quiet timedo you know your

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It’s so interesting reading back on this week and realizing that my battle with the mirror will always be something that’s a part of me.  It’s the one thing I struggle with the most.  Sure, there are good months (years, even) when it’s a non-issue.  But it still cycles back around.  And when it does, the insecurity hits hard.  And it’s surprising.

I’ve learned some tricks over the years.  I can successfully be in and out of the bathroom in 20 minutes flat, ready for my day.  And when I take too long, things spiral quickly.  Josh has learned some tricks of own.  Non-verbal cues of encouragement that he began doing early on in our marriage.  Like noticing when I started sighing while getting ready (the tell-tale sign that my brain was working against me).  And one morning, as I grew more frustrated, he kissed me and walked out of the bathroom, turning off the light on his way.  Then glancing at me as he walked away with that smile that he gives me.  Letting me know that yes, it was intentional.  And it’s time to walk away.

So I was surprised when insecurity came flooding back earlier this year.

New Hair Cut

I decided on a whim to chop off my long hair into a long bob.  As in, I didn’t know I was going to do it until I was sitting in the salon chair.  And with my hair in the ponytail appropriate for wig donation, the stylist was busy getting the right scissors, and my anxiety level rose.  It was as if a needle-phobia patient had a tourniquet on her arm and the nurse was getting the needle ready.

But I cut it off.  And I loved it.  I mean, really loved it.  At first.  And then… I didn’t.

It turned out that this “easy” hair cut was much more high-maintenance than my 20-minutes-in-front-of-the-mirror rule would allow.  And my habit of hair-washing the night before and sleeping on it wet that worked well for long hair?  Didn’t turn out so well for short.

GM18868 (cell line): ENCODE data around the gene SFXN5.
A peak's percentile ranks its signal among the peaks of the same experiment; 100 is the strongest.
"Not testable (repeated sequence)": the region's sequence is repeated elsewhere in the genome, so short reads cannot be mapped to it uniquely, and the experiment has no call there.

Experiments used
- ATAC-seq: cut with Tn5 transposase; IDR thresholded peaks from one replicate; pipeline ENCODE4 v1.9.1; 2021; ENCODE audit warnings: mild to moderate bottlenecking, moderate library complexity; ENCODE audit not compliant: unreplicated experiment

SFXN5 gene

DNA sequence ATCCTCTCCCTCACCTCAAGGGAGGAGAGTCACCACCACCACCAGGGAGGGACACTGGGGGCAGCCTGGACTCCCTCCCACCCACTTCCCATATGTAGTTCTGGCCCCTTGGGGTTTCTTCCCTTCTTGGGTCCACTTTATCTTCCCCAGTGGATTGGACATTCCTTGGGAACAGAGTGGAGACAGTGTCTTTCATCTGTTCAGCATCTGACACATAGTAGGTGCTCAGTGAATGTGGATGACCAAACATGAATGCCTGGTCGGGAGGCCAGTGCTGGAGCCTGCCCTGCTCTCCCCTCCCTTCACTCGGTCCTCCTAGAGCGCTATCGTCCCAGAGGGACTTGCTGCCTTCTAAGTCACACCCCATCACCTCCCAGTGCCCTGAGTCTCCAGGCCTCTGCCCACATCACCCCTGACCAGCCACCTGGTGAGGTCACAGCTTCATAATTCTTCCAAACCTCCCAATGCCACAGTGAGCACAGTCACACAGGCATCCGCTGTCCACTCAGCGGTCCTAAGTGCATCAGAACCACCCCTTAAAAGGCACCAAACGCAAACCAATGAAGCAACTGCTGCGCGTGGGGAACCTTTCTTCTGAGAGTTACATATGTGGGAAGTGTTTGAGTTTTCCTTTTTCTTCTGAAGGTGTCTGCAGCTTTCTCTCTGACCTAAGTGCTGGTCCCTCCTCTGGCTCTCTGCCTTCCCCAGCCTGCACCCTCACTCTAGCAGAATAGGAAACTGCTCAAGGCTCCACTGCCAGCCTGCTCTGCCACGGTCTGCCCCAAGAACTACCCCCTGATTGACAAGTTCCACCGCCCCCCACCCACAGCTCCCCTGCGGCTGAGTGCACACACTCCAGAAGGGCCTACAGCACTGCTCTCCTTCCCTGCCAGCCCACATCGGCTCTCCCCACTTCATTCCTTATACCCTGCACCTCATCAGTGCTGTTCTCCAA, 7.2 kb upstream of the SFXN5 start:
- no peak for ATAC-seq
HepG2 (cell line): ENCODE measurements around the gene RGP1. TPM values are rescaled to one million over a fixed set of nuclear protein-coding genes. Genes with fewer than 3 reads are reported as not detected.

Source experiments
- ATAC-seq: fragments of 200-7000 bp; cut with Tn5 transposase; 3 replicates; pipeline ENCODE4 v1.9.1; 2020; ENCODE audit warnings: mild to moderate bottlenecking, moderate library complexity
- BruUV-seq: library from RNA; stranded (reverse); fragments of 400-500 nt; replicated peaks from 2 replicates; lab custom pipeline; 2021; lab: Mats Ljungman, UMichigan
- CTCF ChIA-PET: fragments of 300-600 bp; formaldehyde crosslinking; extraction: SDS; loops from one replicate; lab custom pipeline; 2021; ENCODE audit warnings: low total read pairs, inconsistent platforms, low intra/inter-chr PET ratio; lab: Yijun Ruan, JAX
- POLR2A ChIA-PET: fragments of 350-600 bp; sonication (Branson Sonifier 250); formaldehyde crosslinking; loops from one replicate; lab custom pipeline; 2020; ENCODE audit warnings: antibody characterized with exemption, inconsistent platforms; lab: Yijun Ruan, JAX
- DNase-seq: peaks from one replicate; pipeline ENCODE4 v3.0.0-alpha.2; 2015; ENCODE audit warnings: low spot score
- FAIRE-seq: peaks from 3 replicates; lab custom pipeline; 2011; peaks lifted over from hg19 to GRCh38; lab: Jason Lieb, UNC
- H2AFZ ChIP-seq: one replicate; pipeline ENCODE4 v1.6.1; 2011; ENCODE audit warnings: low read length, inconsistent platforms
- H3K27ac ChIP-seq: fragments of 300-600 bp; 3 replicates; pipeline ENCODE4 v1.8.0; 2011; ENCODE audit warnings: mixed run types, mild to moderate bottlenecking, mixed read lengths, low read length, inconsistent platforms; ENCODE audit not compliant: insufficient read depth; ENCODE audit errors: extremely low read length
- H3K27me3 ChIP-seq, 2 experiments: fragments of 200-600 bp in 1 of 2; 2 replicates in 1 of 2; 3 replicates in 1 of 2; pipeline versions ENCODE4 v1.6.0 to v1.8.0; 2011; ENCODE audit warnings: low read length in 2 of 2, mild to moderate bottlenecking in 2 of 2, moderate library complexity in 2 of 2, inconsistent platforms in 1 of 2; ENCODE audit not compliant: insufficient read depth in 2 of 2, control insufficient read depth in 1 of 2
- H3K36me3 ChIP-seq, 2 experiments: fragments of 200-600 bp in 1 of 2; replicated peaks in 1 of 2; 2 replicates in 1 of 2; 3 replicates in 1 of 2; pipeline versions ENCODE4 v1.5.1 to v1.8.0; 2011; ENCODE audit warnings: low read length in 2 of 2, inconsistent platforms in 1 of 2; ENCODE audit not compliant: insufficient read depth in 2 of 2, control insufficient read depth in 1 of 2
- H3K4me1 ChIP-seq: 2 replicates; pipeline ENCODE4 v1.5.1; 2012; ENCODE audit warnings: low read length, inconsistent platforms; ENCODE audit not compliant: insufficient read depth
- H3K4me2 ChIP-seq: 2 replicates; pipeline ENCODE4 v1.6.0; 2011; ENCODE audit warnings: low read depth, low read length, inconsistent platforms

It took me a week to realize what was happening.  I didn’t like waking up feeling ugly.  Like I wasn’t myself until I put the perfectly-imperfect-bend-in-the-hair.  And even still, while I wait for my hair to grow back out again (come on prenatal vitamins!), I have to remind myself daily that what I see in the mirror is not what other people see.  And that really?  His beauty-of-holiness trumps everything.  And He made me just the way He wants me.  So who am I to see fault in that?

this week in review

What was the overall thing that hit home the most for you this week?  Let me know in the comments!

Day One:

You just started getting your feet wet in the topic of beauty and holiness with thinking about the majesty of God – both in His glory, as well as the display of His glory.  How do you think our clothing choices can both conceal and reveal us?

Day Two:

Have you noticed a connection between spending more time alone with God in a daily quiet time and receiving compliments on your appearance?

Day Three:

We all probably have some sort of daily skincare regimen, no matter how simple or complex.  What is your regimen for maintaining a spirit that is not liable to corruption or decay?

Day Four:

Give an example from your life of how beauty has shown itself to be a lie.

Day Five:

I shared my personal experience with beauty insecurities with my danger zone happening to be the mirror.  What is the one thing in your life that threatens to steal your understanding of your own beauty?  Look deeper than the thing itself.  I don’t want this to be a self-deprecating, “this is my worst feature” conversation.  Look to the root of it.  And discuss the Scripture that counteracts those vanity-lies.

a peek at next week

We’re getting ready to head into a week on marriage.  And I say that gently.  And with sensitivity.  Because I know this particular week doesn’t necessarily apply to everyone.  And it can be a quietly heartbreaking and polarizing topic that some of you try to avoid at all costs.

I completely understand (hello – accidental studies on being a mom have not been my jam for the last ten years).  But there is some hope that may or may not give you the comfort in approaching this week.  Just like I have had spiritual children for the last decade, you also have a spiritual husband.  Isaiah 45:5 says so.

You can read more specifically about that in the introduction.  But for now, if you’re in the I-just-cringed-at-the-word-marriage camp, and your heart sank a little?  I see you.  You are not alone.  And I’m praying for you.

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